Liberty V Nickel Value By Date
Mint state and key date listed Liberty V Nickel values is for graded, certified and authenticated coins in PCGS or NGC holders. The rest are a sample of raw coin sell but this is not a guarantee your coin with the same date, mint, grade and holder will sell for this exact value.
Liberty V Nickel Value Facts:
Date – Mint Rarity:
1885 (starts at $400) is the key date of this series and followed closely by the 1886 (value starts at $200) and 1912-S (value starts at $140) and the semi-key dates are the 1883 With CENTS, 1888, 1894 and 1912-D and they start in value from $15 to $20. The exception is the 1912-D, it’s beginning value is under $10 but rises fast as the grade increases.
Common date Liberty V Nickel value begins at .50 for any date after 1899; since 1900 through 1912 (without a mint mark) are the highest mintage years. You can get $1 and up for common dates before 1899, but any coin that’s extremely worn or partial and no date will realize less premium. Nick-A-Date (acid date) coins are devalued tremendously even if they’re dated 1885.
Grade – Condition:
Liberty V Nickel value in G4 (Good) depends on the date’s mintage and they begin at .50 to a $1, but most examples will be found in lesser grades of AG3 (About Good) and even PO1 (Poor) FR2 (Fair) and are worth less than .50 cents.
Key dates are worth much more but if you can find them with at least the last two digits visible or don’t care about an acid date example then you can find a decent bargain. The dates 1909 and 1912-D jump in value for AU (about uncirculated) and the key dates 1885 and 1912-S are worth over $1,500 in AU and with the exception of 1886 and 1885, most dates before 1900 is worth at least $100 in that grade.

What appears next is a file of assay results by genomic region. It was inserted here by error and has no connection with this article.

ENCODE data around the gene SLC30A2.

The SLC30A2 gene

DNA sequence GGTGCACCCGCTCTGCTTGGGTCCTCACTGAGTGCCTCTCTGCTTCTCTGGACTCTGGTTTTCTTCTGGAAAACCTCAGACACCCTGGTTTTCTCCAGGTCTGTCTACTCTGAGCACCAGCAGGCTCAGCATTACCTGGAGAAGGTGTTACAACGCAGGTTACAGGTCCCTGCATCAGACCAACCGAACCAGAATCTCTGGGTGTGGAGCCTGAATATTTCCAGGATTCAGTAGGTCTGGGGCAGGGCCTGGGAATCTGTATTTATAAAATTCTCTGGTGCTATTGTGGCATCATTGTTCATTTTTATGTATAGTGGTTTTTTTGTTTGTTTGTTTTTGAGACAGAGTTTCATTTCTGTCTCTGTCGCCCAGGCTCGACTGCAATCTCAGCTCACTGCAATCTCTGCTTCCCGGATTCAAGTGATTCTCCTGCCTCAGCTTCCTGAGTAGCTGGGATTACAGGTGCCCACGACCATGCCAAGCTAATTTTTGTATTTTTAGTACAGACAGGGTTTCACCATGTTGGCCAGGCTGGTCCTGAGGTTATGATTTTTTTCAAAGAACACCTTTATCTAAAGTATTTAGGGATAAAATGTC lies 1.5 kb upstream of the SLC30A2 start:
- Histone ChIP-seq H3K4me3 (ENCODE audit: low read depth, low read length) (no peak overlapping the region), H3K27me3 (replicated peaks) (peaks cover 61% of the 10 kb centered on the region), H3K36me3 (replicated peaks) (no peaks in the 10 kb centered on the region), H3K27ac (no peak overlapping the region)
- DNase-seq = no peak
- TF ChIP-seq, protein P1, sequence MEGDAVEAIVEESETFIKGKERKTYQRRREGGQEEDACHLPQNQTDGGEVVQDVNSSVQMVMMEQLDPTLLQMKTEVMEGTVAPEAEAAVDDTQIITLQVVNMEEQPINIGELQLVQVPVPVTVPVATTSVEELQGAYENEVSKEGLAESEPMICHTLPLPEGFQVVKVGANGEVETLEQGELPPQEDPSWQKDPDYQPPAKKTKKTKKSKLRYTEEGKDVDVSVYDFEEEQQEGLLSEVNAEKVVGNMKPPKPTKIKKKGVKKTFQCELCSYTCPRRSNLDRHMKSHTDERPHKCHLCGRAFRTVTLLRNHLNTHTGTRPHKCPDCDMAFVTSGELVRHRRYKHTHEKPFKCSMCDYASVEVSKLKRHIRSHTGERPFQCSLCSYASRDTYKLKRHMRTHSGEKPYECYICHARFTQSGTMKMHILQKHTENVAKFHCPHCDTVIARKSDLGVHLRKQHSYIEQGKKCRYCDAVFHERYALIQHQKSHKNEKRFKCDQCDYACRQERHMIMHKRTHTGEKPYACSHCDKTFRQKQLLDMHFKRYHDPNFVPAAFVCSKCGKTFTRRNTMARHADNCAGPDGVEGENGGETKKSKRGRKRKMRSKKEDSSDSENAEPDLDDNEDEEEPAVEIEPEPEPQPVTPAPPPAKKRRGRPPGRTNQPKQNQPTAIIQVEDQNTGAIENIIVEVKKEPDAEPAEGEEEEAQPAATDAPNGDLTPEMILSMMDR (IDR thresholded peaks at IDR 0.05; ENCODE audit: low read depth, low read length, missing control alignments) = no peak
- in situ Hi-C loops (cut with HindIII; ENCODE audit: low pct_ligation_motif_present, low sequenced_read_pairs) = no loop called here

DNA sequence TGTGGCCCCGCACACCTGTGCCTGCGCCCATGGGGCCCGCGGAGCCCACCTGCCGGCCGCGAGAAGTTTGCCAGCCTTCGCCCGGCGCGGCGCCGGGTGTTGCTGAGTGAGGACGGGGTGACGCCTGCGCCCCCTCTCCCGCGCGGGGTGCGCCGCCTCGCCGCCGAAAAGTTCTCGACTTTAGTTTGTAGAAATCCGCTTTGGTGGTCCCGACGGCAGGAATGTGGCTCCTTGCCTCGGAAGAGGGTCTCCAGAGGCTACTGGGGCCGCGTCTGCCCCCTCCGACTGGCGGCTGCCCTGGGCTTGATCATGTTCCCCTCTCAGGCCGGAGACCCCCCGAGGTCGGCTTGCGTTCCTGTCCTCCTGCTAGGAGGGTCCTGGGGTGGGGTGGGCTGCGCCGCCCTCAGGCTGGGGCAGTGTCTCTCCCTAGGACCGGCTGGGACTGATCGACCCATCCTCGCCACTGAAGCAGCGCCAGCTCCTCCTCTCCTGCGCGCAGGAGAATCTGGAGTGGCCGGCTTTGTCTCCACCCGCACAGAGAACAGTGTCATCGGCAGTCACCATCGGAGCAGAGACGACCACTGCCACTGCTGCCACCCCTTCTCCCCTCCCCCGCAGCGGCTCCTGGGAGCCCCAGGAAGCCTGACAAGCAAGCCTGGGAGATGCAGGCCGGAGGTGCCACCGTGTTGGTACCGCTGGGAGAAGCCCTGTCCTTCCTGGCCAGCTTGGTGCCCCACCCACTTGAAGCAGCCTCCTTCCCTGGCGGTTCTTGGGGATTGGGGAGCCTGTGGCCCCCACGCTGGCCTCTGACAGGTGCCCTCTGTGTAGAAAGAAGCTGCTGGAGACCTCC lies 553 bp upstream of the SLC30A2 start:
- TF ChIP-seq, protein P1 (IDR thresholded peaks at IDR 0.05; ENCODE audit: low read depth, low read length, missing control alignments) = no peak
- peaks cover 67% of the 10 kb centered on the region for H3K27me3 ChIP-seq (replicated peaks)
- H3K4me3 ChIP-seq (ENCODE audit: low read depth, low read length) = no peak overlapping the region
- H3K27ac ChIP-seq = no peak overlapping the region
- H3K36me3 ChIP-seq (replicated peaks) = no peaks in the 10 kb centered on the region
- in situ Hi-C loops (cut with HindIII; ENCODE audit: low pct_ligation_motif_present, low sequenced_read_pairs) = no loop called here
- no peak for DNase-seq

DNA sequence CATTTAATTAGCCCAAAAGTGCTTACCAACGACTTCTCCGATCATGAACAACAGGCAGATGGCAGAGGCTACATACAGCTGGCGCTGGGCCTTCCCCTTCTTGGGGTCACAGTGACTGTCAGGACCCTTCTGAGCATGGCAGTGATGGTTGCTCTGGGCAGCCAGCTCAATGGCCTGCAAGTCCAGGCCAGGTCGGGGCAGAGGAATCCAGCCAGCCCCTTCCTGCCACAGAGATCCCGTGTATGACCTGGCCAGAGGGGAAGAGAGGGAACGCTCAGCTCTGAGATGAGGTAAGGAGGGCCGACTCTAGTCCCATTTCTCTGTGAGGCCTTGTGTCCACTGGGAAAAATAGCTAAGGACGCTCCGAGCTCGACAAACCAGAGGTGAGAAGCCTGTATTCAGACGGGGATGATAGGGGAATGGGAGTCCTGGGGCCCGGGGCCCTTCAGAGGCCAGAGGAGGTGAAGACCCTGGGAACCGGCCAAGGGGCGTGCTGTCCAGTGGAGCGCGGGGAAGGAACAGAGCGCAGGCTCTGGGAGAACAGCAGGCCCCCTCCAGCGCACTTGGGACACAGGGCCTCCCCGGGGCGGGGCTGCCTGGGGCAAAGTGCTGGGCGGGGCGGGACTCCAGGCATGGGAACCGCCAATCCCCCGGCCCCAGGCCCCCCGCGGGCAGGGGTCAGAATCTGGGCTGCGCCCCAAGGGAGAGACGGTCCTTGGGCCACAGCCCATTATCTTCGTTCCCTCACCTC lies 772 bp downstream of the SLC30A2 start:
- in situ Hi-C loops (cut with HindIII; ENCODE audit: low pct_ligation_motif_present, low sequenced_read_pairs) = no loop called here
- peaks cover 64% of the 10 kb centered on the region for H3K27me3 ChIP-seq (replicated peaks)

Dates after 1900, except for the better dates previously mentioned, are worth an average of $60 in the about uncirculated grades. All dates are worth at least $100 in MS (Mint State) grades and anything in MS65 or better is worth several hundred and up to thousands of dollars.
Each date has a proof version and they’re worth several hundred dollars and up and the 1913 is rare with only 5 known and it’s worth upward of 4.5 million dollars.
Not much in the way of popular varieties but there’s still some valuable varieties to look for; so look for repunched dates (RPD) and doubled dies reverse (DDR).
Designer: Charles E. Barber
Diameter: 21.2 millimeters
Metal content: Copper – 75%, Nickel – 25%
Weight: 5 grams
Mint mark: None (for Philadelphia) on the reverse below the button to the left of CENTS, and S for San Francisco Mint and is only on 1912 and D for Denver Mint and only on the 1912 and is a key date of the series.